Samantha Connell laughed in disbelief at the automated text message that flashed across her phone earlier this month:

“Philadelphia County is hiring folks to check-in voters and make sure the elections run smoothly here on Nov. 3rd. Are you interested?”

For weeks, Connell, 32, had repeatedly called her local elections office to confirm whether she had been selected as a poll worker. But she kept getting busy tone after busy tone — at least 25 times over several weeks — until she got through, and got the job.

“I was like, ‘Are you sure?’ ” she joked about the text message that came not long after.

Connell, a Manayunk resident who works in marketing, first signed up to be a volunteer in September when she heard there might be a shortage, thinking of the usual group of elderly women who work at her precinct.

“I vote every election, every primary," she said. “I’m healthy. I have vacation days I’m not using this year, why not?”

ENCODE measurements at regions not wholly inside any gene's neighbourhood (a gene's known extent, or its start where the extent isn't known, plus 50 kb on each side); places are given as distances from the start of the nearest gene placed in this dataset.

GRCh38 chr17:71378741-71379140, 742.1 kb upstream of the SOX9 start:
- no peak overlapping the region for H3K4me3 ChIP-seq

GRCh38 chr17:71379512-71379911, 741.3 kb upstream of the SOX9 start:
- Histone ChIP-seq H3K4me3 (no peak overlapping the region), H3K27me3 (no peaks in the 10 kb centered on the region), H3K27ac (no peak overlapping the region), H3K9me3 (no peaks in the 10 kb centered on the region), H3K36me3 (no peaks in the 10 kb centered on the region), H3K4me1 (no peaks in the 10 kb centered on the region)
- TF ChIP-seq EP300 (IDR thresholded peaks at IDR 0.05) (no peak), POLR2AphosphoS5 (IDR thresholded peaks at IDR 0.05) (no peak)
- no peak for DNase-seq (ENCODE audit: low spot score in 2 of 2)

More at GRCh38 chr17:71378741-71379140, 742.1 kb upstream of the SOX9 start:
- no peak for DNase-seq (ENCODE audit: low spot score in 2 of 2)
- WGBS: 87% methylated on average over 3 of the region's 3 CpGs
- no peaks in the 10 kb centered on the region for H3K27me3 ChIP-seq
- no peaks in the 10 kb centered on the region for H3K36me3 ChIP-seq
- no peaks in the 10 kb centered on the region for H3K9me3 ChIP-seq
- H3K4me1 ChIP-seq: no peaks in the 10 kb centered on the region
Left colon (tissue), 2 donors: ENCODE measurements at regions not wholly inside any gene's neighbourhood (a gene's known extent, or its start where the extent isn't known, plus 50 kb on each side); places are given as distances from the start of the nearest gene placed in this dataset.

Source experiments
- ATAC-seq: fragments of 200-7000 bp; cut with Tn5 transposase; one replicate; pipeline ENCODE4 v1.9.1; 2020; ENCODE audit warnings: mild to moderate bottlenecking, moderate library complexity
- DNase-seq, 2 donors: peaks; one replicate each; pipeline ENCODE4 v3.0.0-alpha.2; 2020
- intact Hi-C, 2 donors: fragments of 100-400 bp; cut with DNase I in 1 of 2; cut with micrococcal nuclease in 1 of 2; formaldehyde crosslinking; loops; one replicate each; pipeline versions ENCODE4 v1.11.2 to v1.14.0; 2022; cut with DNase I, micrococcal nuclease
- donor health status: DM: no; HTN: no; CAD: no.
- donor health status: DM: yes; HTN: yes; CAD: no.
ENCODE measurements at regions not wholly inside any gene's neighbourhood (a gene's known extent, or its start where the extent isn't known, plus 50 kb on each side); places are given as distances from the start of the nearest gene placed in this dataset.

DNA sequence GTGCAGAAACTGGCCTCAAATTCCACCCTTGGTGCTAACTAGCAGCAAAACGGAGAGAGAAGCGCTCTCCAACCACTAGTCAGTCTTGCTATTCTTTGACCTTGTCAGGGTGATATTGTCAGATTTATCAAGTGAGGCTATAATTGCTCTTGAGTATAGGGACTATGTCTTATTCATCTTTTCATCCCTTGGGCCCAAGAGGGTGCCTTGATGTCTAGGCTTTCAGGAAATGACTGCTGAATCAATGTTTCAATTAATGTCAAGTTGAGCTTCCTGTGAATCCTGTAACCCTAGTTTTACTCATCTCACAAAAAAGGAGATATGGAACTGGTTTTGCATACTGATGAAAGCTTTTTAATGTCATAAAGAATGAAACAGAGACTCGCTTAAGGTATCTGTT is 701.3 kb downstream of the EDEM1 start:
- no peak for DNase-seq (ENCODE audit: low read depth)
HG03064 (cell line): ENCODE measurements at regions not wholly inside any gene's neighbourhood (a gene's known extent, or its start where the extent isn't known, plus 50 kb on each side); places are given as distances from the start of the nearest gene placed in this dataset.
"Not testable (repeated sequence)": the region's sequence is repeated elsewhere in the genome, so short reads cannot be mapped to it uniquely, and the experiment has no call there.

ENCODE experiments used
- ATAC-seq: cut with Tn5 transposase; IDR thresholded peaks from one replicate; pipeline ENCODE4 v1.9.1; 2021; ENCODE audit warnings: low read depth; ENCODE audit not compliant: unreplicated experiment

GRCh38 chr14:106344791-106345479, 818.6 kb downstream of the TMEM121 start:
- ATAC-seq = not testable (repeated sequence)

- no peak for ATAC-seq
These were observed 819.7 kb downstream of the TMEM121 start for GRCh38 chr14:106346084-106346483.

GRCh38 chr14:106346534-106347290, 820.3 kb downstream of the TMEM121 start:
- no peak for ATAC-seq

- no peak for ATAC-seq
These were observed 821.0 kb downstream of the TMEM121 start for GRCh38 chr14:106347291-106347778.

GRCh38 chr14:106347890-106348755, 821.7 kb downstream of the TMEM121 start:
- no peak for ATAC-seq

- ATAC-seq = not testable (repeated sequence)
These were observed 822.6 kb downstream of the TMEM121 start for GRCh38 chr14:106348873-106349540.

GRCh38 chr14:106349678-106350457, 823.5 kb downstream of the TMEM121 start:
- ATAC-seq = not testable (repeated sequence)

Thanks to others like her, two weeks before Election Day, there is far from a shortage.

Across the state, huge numbers of Pennsylvanians — many of them younger and first-time poll workers — have enlisted to check in voters on Election Day, set up voting machines, and troubleshoot problems. So many thousands of applicants have signed up in Philadelphia and its suburban counties that elections officials are in the unusual position of having a surplus.

Elections officials have long worried about the ability to staff the polls during elections, describing the shortage of poll workers as a crisis and trying to find new sources of workers. But this year, the number of volunteers is staggering, and officials are racing just to keep up.

“Every county is in far better shape than, I think, maybe ever, in the history of elections because of this huge, huge influx of volunteers in the community,” Pennsylvania Secretary of State Kathy Boockvar, whose department oversees elections, told reporters Friday. “Usually at this point before the election, there’s a lot more concern about the vacancies.”

Now, instead of scrambling to staff voting locations, the Philadelphia region is creating “reserve” lists, with plans to call in willing volunteers in case of last-minute cancellations. And officials hope their new recruits will stick around for future, lower-turnout elections, when there are just as many polling places — and just as many poll workers needed.